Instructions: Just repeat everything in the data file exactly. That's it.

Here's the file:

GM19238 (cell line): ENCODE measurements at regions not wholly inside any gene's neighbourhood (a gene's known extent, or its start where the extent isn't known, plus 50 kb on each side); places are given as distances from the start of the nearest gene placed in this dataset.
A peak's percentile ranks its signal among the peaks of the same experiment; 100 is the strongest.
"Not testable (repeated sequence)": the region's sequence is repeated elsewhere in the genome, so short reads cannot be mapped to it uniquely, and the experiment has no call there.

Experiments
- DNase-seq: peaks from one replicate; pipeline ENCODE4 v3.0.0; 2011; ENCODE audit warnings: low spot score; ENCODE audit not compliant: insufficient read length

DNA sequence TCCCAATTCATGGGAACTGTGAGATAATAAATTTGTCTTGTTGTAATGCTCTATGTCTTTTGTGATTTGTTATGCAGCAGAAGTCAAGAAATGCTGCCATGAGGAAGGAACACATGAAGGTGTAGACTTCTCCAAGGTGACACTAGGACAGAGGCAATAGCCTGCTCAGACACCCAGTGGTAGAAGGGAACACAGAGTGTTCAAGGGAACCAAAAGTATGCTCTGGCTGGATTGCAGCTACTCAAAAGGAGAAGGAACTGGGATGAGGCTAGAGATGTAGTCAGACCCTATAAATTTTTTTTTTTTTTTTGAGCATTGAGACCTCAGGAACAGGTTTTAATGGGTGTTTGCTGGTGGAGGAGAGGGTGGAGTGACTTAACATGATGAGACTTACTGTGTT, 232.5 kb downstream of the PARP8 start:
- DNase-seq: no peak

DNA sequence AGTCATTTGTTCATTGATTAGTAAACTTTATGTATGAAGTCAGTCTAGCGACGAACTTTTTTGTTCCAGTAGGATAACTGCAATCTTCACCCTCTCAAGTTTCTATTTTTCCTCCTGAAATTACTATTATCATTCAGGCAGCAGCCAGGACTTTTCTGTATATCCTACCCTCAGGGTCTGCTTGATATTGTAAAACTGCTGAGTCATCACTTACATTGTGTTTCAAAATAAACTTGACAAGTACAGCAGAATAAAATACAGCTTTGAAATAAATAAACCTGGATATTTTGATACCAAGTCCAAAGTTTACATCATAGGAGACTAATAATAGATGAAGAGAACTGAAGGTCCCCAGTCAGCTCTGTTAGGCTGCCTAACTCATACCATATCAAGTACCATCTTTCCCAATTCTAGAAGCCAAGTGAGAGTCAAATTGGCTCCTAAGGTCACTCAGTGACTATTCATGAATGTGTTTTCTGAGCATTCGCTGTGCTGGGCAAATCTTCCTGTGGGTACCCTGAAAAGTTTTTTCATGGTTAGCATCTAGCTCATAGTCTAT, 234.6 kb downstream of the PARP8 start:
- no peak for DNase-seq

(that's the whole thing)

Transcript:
GM19238 (cell line): ENCODE measurements at regions not wholly inside any gene's neighbourhood (a gene's known extent, or its start where the extent isn't known, plus 50 kb on each side); places are given as distances from the start of the nearest gene placed in this dataset.
A peak's percentile ranks its signal among the peaks of the same experiment; 100 is the strongest.
"Not testable (repeated sequence)": the region's sequence is repeated elsewhere in the genome, so short reads cannot be mapped to it uniquely, and the experiment has no call there.

Experiments
- DNase-seq: peaks from one replicate; pipeline ENCODE4 v3.0.0; 2011; ENCODE audit warnings: low spot score; ENCODE audit not compliant: insufficient read length

DNA sequence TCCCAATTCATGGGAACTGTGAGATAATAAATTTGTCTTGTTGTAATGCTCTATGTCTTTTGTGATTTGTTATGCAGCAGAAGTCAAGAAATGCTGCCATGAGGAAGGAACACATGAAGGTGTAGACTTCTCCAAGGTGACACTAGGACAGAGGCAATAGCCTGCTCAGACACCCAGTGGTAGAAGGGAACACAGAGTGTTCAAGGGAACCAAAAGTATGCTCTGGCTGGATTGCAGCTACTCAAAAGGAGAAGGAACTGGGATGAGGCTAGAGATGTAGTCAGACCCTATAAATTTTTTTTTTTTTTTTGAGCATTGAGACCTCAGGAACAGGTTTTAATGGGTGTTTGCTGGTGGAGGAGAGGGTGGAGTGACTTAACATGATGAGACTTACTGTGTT, 232.5 kb downstream of the PARP8 start:
- DNase-seq: no peak

DNA sequence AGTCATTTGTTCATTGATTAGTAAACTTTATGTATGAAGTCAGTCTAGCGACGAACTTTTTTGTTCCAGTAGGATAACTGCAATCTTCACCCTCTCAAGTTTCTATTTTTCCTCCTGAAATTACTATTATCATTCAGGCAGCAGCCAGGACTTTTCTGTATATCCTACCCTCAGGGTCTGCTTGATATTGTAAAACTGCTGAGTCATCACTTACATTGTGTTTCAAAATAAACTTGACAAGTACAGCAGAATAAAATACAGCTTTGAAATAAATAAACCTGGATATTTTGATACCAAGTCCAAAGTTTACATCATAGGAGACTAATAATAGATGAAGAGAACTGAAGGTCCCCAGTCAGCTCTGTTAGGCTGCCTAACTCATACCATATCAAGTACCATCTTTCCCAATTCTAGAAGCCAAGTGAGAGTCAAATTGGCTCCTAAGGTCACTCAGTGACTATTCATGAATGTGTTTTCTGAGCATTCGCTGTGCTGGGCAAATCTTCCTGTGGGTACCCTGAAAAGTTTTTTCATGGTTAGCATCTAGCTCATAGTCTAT, 234.6 kb downstream of the PARP8 start:
- no peak for DNase-seq